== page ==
In conclusion, I'm sorry to see the Witcher saga come to an end but if it had to do so then I'm glad it went out this way. Geralt of Rivia gets the option of retiring in a land which is beautiful and peaceful or he can move on to fight for justice following another tragedy. Whatever way you choose to play Geralt, you'll have a load of fun with this installment. It really is The Witcher 4 in many ways and I think every fan of The Witcher 3 should play it.

10/10

Thursday, June 23, 2016

Splinter Cell: Barracuda review


    Splinter Cell: Barracuda is the sequel to the Splinter Cell novel by Raymond Benson. Both are, more or less, prequels to the original game but serve as independent adventures in their own right. For those unfamiliar with Splinter Cell, it is the adventures of Sam Fisher, secret agent operating for Third Echelon (a classified division of the NSA).

    In the previous novel, Sam successfully decimated the arms dealing terrorist organization known as the Shop but he did not destroy it. This novel, they make a return with vengeance on their mind. Having made an alliance with a renegade Chinese general, they hope to sell him the necessary nuclear arms and guidance systems in order to attack Taiwan.

    Meanwhile, Sam is starting up a relationship with his Krav Maga instructor Katia, despite the potential danger to both their lives. A mole has infiltrated Third Echelon and compromised not only Sam's identity but numerous other important operations. It's a race against the clock to prevent Taiwan from being invaded and the US coast potentially getting nuked.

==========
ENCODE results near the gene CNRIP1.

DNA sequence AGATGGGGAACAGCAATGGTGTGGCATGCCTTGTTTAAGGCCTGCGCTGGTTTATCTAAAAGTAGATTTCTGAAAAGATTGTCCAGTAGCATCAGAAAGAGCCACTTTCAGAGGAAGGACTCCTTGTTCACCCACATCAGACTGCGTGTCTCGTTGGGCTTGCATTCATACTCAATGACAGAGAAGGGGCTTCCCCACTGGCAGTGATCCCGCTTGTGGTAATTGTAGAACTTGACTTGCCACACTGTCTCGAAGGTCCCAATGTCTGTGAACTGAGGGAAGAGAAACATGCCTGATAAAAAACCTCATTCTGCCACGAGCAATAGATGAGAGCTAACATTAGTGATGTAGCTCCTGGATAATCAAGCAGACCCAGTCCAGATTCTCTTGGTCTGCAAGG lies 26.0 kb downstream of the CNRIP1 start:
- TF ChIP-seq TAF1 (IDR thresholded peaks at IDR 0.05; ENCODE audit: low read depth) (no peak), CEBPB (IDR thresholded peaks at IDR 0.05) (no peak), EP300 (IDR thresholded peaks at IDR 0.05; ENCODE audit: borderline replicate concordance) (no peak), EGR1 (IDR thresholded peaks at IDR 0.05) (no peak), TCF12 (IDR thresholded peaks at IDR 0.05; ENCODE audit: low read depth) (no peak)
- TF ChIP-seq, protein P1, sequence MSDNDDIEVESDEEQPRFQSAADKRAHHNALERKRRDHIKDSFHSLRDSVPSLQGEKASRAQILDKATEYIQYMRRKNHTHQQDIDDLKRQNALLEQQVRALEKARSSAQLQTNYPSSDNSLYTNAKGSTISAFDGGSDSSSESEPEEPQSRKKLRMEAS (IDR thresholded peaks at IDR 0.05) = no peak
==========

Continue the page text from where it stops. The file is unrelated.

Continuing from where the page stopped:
This is an okay follow-up to the original novel, resolving many of the original story's lingering plotthreads but it's not something I'm exactly overwhelmed by either. There's no real dramatic anchor the way the first book had Sarah's kidnapping. It doesn't help the Shop repeatedly shows itself to be foolish by attempting to directly challenge a branch of the US government. Likewise, General Tsun never receives any characterization other than he wants to conquer Taiwan no matter how many people has to kill in order to do it.

    Sam Fishers' relationship with Katia could have been better developed and possibly become a major part of the character's arc in the books. Instead, the relationship blows through the various stages of romance before coming to a swift climax which I think was used for cheap dramatic effect. The character of Katia is used more as a prop than an actual character and I think the book suffers as a result.